How to make chicken fried rice recipe
The secret to the best fried rice is planning ahead so the rice can chill in the fridge overnight.
When left in the fridge for 8 to 24 hours, the grains firm up, making it easier to separate so they don’t stick together too much when stir-frying.
If you’ve been to a teppanyaki restaurant, you know that the ingredients and cooked separately and then combined in the end.
I tried to recreate that by using a skillet to prep everything and then the wok to finish. My dream is to have one a flat top griddle, so I can cook Benihana-style, but since I don’t have one yet, I had to get creative!
Your skillet should be non-stick, to prevent the eggs from sticking.
When using the wok, make sure it is well oiled and that you have the stove at medium-high or high. We don’t want the rice to steam in the pan, or it will get moist and soggy.
Here’s how I make this chicken fried rice recipe. As always, you will find the printable (and more complete) version of the recipe at the end of this post!
Step 1: Cook the rice the day before
- Rinse the rice until the water runs clear. We want to get rid of the extra starch to avoid clumps.
- Combine the rice with water and a pinch of salt. Cover and simmer for 15 minutes, then remove from the heat and let it stand for another 15 minutes. Fluff with a fork, separating the clumps, and let it cool to room temperature.
- Transfer to a baking sheet, spreading it into an even layer. Cover with plastic wrap and refrigerate overnight or up to 2 days. (Photo 1)
Step 2: Make the garlic butter
- Combine the softened butter, garlic, soy sauce and lemon juice. Mix until smooth and reserve. (Photo 2)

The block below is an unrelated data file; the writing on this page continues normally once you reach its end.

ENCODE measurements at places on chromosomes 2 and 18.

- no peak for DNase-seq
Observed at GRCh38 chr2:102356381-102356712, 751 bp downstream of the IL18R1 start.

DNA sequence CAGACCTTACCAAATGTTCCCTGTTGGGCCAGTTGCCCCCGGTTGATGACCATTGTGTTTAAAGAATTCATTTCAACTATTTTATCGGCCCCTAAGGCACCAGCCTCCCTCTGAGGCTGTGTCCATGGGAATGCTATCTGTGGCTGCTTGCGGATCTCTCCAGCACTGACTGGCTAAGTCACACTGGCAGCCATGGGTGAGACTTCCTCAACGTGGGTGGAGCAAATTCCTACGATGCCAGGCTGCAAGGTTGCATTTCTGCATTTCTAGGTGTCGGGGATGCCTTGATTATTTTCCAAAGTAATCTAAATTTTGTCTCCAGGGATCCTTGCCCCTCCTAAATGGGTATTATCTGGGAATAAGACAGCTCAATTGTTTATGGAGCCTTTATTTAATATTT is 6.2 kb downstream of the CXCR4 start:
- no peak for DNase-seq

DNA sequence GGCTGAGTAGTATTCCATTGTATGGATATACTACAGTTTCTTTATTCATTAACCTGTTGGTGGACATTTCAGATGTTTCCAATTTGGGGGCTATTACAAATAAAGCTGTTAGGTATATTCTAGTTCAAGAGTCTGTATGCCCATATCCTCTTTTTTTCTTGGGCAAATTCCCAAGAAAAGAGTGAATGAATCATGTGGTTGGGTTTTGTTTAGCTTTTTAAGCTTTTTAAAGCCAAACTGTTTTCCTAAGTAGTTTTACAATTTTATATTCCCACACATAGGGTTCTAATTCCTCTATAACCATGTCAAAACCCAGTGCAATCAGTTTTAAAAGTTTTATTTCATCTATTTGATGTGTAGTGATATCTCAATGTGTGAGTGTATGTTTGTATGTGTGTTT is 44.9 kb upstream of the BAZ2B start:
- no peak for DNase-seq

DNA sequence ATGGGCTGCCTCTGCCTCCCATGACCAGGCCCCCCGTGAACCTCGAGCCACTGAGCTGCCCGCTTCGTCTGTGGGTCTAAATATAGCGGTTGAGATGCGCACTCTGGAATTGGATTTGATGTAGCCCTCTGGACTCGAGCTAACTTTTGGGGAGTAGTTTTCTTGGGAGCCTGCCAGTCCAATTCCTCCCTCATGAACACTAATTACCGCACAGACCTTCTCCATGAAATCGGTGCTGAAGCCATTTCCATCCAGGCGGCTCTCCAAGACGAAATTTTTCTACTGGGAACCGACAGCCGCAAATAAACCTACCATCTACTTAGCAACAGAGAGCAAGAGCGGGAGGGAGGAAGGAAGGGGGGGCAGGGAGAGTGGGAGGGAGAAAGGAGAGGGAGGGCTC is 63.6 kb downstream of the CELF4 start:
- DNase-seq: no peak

Step 3: Cook the chicken
- Brown the chicken breasts on all sides. (Photo 3)
- Cut the browned breasts into small cubes and bring them back to the pan. Continue cooking until cooked through. Add one tablespoon of the garlic butter and cook until incorporated. Reserve. (Photo 4)
Step 4: Cook the veggies
- Cook the onions and carrots until softened. Add the green onions and continue cooking for another minute or two. Reserve. (Photo 5)
Step 5: Scramble the eggs
- Scramble the eggs, breaking them into small pieces. Reserve. (Photo 6)
Step 6: Make the fried rice
- In an well-oiled wok pan, heat the cooked rice until warmed through. Add the remaining garlic butter and stir, making sure every grain of rice gets coated with that yumminess! (Photo 7)
- Add the reserved veggies and stir to combine. Then, stir in the chicken and eggs. Continue stir-frying for a few minutes, until the rice starts to brown slightly. Season with salt and pepper, and drizzle more soy sauce to taste. (Photo 8)
- Garnish with toasted sesame seeds and serve!
|Olivia’s Tips: Didn’t plan ahead to let the rice dry in the fridge overnight? No problem! Cook the rice, spread it into a baking sheet and place it in the oven at 220 degrees F for 1 hour.|
How Long Does Leftover Fried Rice Lasts in the Fridge?
When properly stored in an airtight container, leftovers will keep in the fridge for 3 to 4 days.
According to the CDC, cooked rice needs to be refrigerated within two hours of cooking and should never be left out overnight. That’s because dry rice contains a bacteria called Bacillus cereus that produces a toxin when heated and left out too long.
Long story short, you should minimize the time cooked rice is left at room temperature.
While you can reheat fried rice in the microwave, I like to heat a little oil in my wok, over medium high heat, and add the leftover fried rice.
Once hot I add a few tablespoons of butter to bring back moisture and some of that delicious buttery flavor.
Can chicken fried rice be frozen?
Yes! Freeze chicken fried rice in airtight containers or freezer bags. It will keep well for up to 3 months, but will remain safe beyond that time.
When ready to eat, let it thaw overnight in the fridge and then reheat in the microwave or in a wok pan.
What do you eat with fried rice?
When eating at a teppanyaki restaurant, chicken fried rice is usually served in smaller portions as a side to grilled steak, seafood or – yes – more chicken!